KL Rahul, however, likes batting against Bumrah, scoring 82 off 61 balls against him in all T20 cricket while only being dismissed once. Rahul has an excellent recent record against Mumbai, scoring 289 runs in four innings since IPL 2018, averaging 144.5 and striking at 144. Those four innings have brought him two fifties and a hundred.
Rahul and Mayank Agarwal have added 30, 57 and 183 in the Kings XI's three matches this season. They have scored 76% of their team's total runs.
One thing that makes them a difficult opening pair to bowl against is that they have different strengths, and are therefore hard to match up against. Against pace this season, Rahul has a strike rate of 169 and has hit a boundary every 3.8 balls. Against spin, he's only struck at 117 and hit a boundary every 8.8 balls. Agarwal, though, has gone the opposite way, though without scoring slowly against any one type of bowler: he's struck at 163 against pace while hitting a boundary every 4.1 balls, and at 196 against pace while hitting a boundary every four balls.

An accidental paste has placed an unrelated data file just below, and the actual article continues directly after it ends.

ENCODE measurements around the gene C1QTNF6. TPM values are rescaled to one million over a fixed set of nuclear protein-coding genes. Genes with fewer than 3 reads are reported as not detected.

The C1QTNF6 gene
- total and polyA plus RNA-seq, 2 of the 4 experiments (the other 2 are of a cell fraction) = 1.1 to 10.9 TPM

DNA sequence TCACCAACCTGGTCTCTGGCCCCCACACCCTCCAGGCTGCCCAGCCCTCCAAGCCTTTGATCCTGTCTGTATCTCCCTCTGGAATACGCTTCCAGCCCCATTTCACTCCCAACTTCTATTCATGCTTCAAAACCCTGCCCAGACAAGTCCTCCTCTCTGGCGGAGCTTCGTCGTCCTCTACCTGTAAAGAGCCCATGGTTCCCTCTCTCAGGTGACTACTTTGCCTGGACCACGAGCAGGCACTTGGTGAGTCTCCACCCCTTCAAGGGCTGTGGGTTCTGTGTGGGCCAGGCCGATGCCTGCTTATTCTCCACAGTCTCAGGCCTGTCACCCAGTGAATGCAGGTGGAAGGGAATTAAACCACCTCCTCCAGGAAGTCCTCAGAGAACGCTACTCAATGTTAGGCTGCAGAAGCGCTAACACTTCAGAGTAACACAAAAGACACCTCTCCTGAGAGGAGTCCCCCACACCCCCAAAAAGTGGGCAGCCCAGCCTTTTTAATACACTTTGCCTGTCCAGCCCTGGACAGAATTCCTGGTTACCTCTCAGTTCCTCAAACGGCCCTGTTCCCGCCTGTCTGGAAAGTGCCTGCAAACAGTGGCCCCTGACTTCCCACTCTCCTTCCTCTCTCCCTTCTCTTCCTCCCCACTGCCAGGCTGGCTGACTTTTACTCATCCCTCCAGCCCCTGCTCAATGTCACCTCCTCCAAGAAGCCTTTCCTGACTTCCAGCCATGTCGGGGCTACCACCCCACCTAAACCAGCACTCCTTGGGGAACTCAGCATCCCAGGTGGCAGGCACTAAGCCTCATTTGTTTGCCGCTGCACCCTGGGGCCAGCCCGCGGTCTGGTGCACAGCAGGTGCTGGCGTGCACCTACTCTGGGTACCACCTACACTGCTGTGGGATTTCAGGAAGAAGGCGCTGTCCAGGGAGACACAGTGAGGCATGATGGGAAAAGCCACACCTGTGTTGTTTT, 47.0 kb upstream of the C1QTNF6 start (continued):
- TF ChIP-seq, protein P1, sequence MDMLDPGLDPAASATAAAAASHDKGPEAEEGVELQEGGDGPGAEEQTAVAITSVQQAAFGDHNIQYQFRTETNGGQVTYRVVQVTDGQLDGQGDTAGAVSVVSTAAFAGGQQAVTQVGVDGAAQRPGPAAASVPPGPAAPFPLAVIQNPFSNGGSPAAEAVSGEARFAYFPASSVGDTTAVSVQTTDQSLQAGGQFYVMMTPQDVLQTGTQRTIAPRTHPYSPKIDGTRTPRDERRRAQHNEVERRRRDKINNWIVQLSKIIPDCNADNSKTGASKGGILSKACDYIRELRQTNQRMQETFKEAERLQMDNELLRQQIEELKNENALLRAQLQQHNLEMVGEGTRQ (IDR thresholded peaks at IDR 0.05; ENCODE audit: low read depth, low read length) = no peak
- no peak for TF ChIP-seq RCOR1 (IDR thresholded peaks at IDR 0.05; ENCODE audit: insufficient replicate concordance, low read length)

Rahul's performance against spin could be a concern for the Kings XI, though, particularly after the powerplay. He has an excellent strike rate (252) and boundary rate (one every 2.5 balls) against spin with the field restrictions in place, but he's struck at 121 thereafter, while only finding the boundary once every 10.7 balls.
Rohit Sharma is two runs short of 5000 in the IPL.